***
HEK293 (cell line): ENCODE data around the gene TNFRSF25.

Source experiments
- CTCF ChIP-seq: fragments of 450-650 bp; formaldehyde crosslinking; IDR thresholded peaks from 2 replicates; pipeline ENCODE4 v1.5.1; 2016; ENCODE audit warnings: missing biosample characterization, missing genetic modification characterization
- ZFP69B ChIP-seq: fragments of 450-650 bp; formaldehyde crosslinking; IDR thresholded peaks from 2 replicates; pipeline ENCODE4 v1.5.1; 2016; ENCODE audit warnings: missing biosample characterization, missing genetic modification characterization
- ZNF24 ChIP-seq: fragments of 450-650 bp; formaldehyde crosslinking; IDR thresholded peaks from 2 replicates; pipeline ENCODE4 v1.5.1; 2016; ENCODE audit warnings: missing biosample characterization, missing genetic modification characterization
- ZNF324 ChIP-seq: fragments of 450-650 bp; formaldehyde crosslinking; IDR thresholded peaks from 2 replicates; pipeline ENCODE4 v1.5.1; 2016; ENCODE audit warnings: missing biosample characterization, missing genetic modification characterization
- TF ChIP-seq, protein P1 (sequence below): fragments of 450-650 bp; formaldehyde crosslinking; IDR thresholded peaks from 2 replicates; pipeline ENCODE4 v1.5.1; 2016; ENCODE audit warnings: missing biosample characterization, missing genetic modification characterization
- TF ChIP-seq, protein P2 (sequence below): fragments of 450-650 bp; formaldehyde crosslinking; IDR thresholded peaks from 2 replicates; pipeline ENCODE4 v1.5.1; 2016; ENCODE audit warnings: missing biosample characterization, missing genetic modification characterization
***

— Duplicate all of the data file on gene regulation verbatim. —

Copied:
HEK293 (cell line): ENCODE data around the gene TNFRSF25.

Source experiments
- CTCF ChIP-seq: fragments of 450-650 bp; formaldehyde crosslinking; IDR thresholded peaks from 2 replicates; pipeline ENCODE4 v1.5.1; 2016; ENCODE audit warnings: missing biosample characterization, missing genetic modification characterization
- ZFP69B ChIP-seq: fragments of 450-650 bp; formaldehyde crosslinking; IDR thresholded peaks from 2 replicates; pipeline ENCODE4 v1.5.1; 2016; ENCODE audit warnings: missing biosample characterization, missing genetic modification characterization
- ZNF24 ChIP-seq: fragments of 450-650 bp; formaldehyde crosslinking; IDR thresholded peaks from 2 replicates; pipeline ENCODE4 v1.5.1; 2016; ENCODE audit warnings: missing biosample characterization, missing genetic modification characterization
- ZNF324 ChIP-seq: fragments of 450-650 bp; formaldehyde crosslinking; IDR thresholded peaks from 2 replicates; pipeline ENCODE4 v1.5.1; 2016; ENCODE audit warnings: missing biosample characterization, missing genetic modification characterization
- TF ChIP-seq, protein P1 (sequence below): fragments of 450-650 bp; formaldehyde crosslinking; IDR thresholded peaks from 2 replicates; pipeline ENCODE4 v1.5.1; 2016; ENCODE audit warnings: missing biosample characterization, missing genetic modification characterization
- TF ChIP-seq, protein P2 (sequence below): fragments of 450-650 bp; formaldehyde crosslinking; IDR thresholded peaks from 2 replicates; pipeline ENCODE4 v1.5.1; 2016; ENCODE audit warnings: missing biosample characterization, missing genetic modification characterization